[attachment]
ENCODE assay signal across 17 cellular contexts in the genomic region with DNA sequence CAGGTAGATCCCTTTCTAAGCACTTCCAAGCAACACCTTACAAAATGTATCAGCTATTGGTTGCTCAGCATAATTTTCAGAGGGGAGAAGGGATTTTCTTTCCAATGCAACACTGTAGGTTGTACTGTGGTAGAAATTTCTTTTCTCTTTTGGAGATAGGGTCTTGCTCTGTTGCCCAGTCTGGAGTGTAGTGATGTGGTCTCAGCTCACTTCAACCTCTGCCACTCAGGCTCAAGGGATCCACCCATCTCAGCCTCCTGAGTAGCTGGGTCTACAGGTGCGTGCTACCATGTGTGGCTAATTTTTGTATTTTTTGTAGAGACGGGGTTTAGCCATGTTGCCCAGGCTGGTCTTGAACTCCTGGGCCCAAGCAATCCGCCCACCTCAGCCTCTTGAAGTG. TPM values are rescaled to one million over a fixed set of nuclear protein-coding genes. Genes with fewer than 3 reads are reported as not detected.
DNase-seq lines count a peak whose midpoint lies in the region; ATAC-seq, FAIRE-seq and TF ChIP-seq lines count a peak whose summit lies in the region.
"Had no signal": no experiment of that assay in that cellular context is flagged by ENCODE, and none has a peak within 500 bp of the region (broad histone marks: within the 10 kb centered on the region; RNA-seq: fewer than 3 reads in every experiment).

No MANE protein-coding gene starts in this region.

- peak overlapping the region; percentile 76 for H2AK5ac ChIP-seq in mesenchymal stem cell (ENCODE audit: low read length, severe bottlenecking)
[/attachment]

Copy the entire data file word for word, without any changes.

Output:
ENCODE assay signal across 17 cellular contexts in the genomic region with DNA sequence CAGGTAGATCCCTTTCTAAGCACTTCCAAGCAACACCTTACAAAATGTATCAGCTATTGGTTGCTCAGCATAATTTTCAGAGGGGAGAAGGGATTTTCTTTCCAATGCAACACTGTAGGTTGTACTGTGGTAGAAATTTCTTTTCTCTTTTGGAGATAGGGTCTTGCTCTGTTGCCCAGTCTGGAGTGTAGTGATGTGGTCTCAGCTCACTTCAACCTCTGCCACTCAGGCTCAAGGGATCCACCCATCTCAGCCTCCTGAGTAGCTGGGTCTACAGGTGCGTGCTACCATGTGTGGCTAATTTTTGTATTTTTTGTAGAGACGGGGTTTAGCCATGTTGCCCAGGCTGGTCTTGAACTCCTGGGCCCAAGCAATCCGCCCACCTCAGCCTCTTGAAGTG. TPM values are rescaled to one million over a fixed set of nuclear protein-coding genes. Genes with fewer than 3 reads are reported as not detected.
DNase-seq lines count a peak whose midpoint lies in the region; ATAC-seq, FAIRE-seq and TF ChIP-seq lines count a peak whose summit lies in the region.
"Had no signal": no experiment of that assay in that cellular context is flagged by ENCODE, and none has a peak within 500 bp of the region (broad histone marks: within the 10 kb centered on the region; RNA-seq: fewer than 3 reads in every experiment).

No MANE protein-coding gene starts in this region.

- peak overlapping the region; percentile 76 for H2AK5ac ChIP-seq in mesenchymal stem cell (ENCODE audit: low read length, severe bottlenecking)